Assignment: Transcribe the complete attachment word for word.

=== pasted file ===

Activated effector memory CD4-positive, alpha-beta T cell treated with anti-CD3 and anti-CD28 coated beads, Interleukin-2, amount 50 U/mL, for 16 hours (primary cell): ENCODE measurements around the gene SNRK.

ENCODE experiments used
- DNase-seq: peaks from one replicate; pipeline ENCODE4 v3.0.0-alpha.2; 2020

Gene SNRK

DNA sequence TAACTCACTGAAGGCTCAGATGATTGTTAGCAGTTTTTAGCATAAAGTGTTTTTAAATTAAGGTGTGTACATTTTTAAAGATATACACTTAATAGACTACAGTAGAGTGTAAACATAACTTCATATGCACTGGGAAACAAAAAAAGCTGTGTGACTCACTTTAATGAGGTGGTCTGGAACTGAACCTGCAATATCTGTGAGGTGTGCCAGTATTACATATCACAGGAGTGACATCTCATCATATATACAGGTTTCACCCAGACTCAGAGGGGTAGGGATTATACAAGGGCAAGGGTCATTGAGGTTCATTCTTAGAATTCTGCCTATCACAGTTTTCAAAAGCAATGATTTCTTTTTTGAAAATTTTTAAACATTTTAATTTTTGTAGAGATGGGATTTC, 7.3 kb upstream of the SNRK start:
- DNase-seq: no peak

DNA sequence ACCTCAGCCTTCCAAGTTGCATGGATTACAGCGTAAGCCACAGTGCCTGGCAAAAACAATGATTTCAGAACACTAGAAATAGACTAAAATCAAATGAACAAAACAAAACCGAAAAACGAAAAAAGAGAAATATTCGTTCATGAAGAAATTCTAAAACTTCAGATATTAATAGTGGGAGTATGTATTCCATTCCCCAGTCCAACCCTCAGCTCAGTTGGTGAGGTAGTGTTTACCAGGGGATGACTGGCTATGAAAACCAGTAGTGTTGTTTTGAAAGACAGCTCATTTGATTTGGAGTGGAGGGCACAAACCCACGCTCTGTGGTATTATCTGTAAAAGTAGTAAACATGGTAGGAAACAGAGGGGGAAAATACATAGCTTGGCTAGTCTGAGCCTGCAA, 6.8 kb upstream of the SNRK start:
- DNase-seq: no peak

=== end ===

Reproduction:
Activated effector memory CD4-positive, alpha-beta T cell treated with anti-CD3 and anti-CD28 coated beads, Interleukin-2, amount 50 U/mL, for 16 hours (primary cell): ENCODE measurements around the gene SNRK.

ENCODE experiments used
- DNase-seq: peaks from one replicate; pipeline ENCODE4 v3.0.0-alpha.2; 2020

Gene SNRK

DNA sequence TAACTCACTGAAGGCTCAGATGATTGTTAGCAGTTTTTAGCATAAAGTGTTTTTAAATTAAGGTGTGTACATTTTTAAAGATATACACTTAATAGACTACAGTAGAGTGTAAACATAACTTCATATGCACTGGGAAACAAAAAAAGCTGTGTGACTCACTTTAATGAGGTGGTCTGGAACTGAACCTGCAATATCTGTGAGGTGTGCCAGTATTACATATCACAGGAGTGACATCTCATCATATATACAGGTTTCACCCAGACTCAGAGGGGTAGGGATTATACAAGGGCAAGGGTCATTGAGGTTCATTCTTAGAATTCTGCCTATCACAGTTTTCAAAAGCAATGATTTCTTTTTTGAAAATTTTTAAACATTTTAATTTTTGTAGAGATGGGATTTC, 7.3 kb upstream of the SNRK start:
- DNase-seq: no peak

DNA sequence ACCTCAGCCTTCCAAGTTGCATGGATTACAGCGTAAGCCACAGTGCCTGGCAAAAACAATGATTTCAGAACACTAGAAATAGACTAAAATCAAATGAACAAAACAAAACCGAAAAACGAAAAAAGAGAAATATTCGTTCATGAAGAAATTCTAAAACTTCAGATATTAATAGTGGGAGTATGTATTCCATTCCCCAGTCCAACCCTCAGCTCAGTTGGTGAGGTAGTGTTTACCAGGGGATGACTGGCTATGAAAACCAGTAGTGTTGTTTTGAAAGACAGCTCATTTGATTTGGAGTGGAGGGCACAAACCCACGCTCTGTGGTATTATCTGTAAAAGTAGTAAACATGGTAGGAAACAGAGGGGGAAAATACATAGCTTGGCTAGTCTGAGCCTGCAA, 6.8 kb upstream of the SNRK start:
- DNase-seq: no peak